• Cut into individual 3 1/2 x 3 1/2 squares and fill with a heaping teaspoon of homemade apricot jelly
    • Roll each into a horn (crescent)
    • Top each with egg whites and nuts
    • Bake in the oven at 350 degrees until light brown (about 30-35 minutes)


    Kifli may also be served with a prune filling (prepared similarly to the apricot filling) or a walnut filling, although the apricot kind has always been the favorite in my family. If using walnut filling, add boiled milk to the nuts until pasty, then grated lemon rind.


    ~


    This article is part of a series written in celebration of the Advent and Christmas seasons. It will be included as part of the Advent Calendar of Christmas Memories 2013, Day 4: Christmas Recipes. For more Advent and Christmas memories here at 100 Years in America (going back to 2007), scroll through these articles or stop by my Pinterest page. Visit this preview for more details about the GeneaBloggers Advent Calendar of Christmas Memories and to get some inspiration to get yourself in the holiday spirit!

    Note: Our family's Kifli recipe has also appeared previously as part of the Advent Calendar of Christmas Memories here at 100 Years in America several times (once in 2007 and then twice in 2009 - here and here). Over the past six years, these have continued to be among the most frequently viewed articles here at 100 Years in America. If you took the time to try out our family Kifli recipe, please leave a comment and let us know!

    Wednesday, December 4, 2013

    Christmas Eve Luminaria: "Who can sleep on this night that God became man?"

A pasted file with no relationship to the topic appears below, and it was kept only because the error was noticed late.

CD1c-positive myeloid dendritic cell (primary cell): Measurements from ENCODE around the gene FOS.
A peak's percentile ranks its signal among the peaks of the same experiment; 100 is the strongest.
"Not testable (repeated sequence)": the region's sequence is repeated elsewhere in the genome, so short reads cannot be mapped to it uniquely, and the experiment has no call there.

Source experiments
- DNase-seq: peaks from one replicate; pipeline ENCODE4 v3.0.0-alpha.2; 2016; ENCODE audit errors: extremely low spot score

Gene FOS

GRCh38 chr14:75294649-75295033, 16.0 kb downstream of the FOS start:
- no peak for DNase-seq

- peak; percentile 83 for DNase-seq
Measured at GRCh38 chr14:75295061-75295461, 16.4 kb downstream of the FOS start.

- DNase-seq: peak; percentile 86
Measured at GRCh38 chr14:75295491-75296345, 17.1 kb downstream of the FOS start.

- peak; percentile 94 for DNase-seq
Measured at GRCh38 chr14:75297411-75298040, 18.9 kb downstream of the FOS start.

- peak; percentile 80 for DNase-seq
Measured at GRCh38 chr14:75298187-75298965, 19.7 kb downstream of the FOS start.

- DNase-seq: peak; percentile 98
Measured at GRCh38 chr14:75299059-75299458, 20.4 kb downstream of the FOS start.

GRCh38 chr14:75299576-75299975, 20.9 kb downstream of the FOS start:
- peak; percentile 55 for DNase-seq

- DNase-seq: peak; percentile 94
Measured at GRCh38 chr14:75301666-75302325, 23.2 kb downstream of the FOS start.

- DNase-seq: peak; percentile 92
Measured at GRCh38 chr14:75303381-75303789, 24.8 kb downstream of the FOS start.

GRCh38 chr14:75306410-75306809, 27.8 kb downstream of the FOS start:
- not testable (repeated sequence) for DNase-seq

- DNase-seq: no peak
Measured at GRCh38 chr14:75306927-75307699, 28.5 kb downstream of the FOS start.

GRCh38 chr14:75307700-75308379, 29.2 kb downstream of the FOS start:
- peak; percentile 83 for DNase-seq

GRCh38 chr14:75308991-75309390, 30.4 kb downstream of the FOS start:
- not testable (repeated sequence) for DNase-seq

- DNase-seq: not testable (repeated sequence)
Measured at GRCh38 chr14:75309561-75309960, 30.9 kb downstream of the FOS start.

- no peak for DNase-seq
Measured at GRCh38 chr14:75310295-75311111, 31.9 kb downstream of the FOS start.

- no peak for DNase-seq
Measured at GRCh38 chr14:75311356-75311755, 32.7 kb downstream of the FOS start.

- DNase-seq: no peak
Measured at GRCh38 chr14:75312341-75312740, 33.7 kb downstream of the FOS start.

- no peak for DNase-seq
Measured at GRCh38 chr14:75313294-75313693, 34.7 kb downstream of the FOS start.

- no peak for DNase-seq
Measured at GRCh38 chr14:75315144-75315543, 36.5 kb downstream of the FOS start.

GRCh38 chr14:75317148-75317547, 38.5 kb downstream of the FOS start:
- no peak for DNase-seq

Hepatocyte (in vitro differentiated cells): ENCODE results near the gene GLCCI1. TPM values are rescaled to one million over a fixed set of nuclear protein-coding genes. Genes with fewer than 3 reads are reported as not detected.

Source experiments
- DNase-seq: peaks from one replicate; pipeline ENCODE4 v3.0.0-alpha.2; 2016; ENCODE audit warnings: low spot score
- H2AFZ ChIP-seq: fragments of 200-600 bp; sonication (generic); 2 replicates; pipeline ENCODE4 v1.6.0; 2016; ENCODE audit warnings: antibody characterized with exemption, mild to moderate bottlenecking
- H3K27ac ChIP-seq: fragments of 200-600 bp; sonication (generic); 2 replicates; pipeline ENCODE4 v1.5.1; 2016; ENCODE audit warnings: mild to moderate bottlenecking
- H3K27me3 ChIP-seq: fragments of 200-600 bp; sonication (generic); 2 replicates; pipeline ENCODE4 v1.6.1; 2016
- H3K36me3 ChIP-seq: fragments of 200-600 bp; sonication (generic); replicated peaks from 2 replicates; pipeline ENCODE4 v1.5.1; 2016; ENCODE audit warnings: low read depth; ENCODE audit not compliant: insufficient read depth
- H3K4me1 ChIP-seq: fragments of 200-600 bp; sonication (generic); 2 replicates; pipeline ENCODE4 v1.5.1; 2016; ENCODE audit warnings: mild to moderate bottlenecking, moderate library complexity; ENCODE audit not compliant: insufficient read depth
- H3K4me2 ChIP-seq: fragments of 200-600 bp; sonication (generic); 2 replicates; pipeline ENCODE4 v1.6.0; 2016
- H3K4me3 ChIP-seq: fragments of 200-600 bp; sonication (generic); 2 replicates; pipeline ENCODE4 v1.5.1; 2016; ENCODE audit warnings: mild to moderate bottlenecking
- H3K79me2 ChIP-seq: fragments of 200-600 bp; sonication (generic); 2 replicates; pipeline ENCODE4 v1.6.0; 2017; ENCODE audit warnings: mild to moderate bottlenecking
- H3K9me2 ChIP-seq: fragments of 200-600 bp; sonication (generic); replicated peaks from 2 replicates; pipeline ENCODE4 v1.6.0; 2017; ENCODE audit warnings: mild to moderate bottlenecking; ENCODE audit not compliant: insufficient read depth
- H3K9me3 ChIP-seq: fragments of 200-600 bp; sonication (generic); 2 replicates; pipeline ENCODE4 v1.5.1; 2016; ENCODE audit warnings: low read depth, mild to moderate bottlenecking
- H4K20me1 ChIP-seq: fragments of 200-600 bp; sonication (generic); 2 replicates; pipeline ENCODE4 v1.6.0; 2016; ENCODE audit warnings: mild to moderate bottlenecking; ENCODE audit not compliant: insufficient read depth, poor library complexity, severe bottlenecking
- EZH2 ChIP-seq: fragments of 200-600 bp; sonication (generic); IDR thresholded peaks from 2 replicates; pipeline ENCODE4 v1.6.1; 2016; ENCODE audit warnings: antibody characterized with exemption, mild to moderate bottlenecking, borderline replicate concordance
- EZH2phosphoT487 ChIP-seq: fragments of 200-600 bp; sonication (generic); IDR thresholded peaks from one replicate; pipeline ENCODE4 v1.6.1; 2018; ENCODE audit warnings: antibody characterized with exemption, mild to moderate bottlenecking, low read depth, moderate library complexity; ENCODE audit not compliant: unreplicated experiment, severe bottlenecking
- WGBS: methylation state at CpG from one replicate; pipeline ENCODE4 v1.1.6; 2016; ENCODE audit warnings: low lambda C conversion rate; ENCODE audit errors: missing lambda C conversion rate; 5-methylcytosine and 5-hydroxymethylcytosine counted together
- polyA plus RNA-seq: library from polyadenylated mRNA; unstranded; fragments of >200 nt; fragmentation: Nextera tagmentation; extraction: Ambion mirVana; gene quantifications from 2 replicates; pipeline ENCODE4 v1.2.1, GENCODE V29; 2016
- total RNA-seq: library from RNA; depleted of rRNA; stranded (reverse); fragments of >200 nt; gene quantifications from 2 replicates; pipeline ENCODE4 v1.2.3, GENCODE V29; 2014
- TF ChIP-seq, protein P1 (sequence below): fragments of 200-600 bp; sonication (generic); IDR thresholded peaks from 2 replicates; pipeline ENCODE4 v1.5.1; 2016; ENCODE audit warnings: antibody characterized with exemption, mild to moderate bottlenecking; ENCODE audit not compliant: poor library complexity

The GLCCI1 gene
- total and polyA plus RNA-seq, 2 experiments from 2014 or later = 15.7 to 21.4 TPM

My absolute favorite Christmas song is O Holy Night. The beautiful words and ascending phrases of the music stir my heart as I revel in the glory of Christmas. Many of my childhood Christmas Eves were spent savoring the holiness of this very special night.

    After the rest of the house had gone to sleep – or at least after I had gone to my own room – I would sit at my desk and look out the picture window overlooking our front yard.  It was the tradition in my neighborhood to set out luminaria – brown paper bags weighted down with sand and illuminated by a burning candle set inside.


    My family and I took time each Christmas Eve afternoon to work alongside our neighbors shoveling the sand, filling the bags, and getting everything ready for sunset on this, the most joyful night of the year.  I didn't know it at the time, but this tradition had originated with Spanish immigrants to the New World.  It was a way that they, as Catholics, helped "light the way" for the Christ Child to visit their homes and hearts on this very special evening.